As we get deeper into the 21st century, more and more American companies are pursuing the revenue growth offered by global markets. Around the world, new markets are emerging as the middle class of countries is wielding its discretionary income to demand a wider array of products and services.
However, just as there is great potential for growth, there is also a very real risk related to charges of corruption, particularly for companies as they research, develop, test, or sell their products overseas.
Potential Areas of Risk
Companies are often extensively involved with foreign entities throughout the life cycle of their products and services. Bribery and corruption risk can arise at multiple points, including:
- Selection and management of third party agents and distributors
- Management of regulatory risks relating to gaining operating license and permits to distribute products
- Gifts offered to foreign entities
- Investigations resulting from whistleblowers
- Funding of research, educational, and professional development efforts for foreign professional staff who may have influence over business decisions
The consequences of being found guilty of bribery or corruption violations within the aforementioned scenarios can be enormous both for a company and its key individuals, including:
- Steep financial penalties
- Debarment: preventing the company from pursuing government contracts
- High legal and investigative costs that can adversely affect the company’s profitability
- Drop in stock price or shareholder value
- Damage to the company’s reputation
- Prison term for key individuals
Clearly, with so much at stake, any company developing and selling its products and services in the global marketplace should take proactive steps to become educated on anti-bribery and anti-corruption measures that should be put in place.
According to the Organization of Economic Cooperation and Development (OECD) Working Group on Bribery, 40 countries have joined the Anti-Bribery Convention. These countries generate nearly two-thirds of global trade and 90 percent of outward foreign direct investment.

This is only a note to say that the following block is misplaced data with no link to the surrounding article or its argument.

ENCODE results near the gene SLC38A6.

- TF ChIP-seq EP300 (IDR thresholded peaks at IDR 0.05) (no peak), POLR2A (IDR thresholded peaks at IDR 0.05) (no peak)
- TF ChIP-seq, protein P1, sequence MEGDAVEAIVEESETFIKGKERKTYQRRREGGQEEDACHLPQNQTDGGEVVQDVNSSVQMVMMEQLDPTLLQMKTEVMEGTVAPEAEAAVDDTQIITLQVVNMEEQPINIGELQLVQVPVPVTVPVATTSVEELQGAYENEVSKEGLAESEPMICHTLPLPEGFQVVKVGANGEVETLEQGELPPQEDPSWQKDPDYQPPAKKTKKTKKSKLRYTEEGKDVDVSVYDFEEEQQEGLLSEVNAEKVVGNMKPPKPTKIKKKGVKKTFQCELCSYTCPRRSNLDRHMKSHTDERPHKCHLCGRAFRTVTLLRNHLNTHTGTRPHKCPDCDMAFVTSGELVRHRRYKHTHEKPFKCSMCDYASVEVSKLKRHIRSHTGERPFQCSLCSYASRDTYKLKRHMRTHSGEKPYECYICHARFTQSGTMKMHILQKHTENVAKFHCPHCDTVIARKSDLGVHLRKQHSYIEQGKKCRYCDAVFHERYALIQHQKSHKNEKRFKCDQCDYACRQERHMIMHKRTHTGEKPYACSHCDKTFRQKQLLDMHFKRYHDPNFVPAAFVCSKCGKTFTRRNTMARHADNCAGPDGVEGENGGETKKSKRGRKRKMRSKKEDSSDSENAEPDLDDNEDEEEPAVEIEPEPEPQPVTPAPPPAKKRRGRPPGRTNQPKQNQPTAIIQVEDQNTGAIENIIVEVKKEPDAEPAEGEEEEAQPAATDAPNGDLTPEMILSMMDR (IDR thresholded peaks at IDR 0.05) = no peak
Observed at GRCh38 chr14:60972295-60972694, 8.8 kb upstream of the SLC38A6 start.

Criminal anti-corruption investigations and prosecutions are managed by the Department of Justice (DOJ) according to the guidelines established in the Foreign Corrupt Practices Act (FCPA). The FCPA is a federal anti-bribery statute that prohibits U.S. individuals, companies, their subsidiaries, personnel, shareholders, and agents from paying, offering, or promising to pay anything of value to foreign officials, either directly or indirectly, for the purpose of retaining business.
Although the key sections of the FCPA are associated with SEC rules and regulations, it is important to note that in addition to U.S. public companies, U.S. private entities, individuals, and anyone else taking or soliciting action within the United States are also subject to the law. The consequences of being found guilty of FCPA violations can be enormous for a company and its key individuals. Companies that violate FCPA provisions face criminal fines up to $2 million per violation.
A common misconception is that companies, not individuals, are the only entities prosecuted under the FCPA. In fact, corporate executives, officers, business partners, sales agents, board members, directors, and shareholders, can be prosecuted and face severe civil and criminal charges including up to five years in prison or fines up to $100,000 per violation.
The United States cooperates with governments around the globe in its anti-corruption initiatives. Major partners include:
Best Practices for Company Compliance
Be proactive in understanding the impact of anti-bribery and anti-corruption regulations in the countries in which a company operates. Asses levels of risk, organizational readiness, and what will be required to meet minimum compliance standards. Do this by putting adequate transparency procedures in place to prevent acts of bribery. When developing such a program, focus on these priorities:
- Top-Down Support. Assign lead responsibility for the compliance program to a senior member of the management team who reports directly to the CEO and the board chairperson.
- Project Management. Assign a dedicated project manager to implement the program.
- Prioritize. Systematically asses areas of risks and prioritize activities to address high-risk activities first.
- Maintain an ongoing program. Do not let the program lapse after launch. This can raise red-flags to investigators.
- Self-Audit. Implement an ongoing review process to ensure procedures reflect any updates or changes in compliance requirements
- Track activities. Retain all records and information related to compliance. Do so in a secure, yet accessible manner.
- Maintain certifications. Certify employees most exposed to bribery risks.
- Translate. Invest in translating bribery prevention training materials to ensure they are clearly communicated to all employees in their native languages.
Beyond compliance programs, strive to create a cultural of ethical conduct in day-to-day company operations. Ensure this is clearly communicated to all employees and partners. This can be difficult for corporations with diverse offices and employee groups across the globe.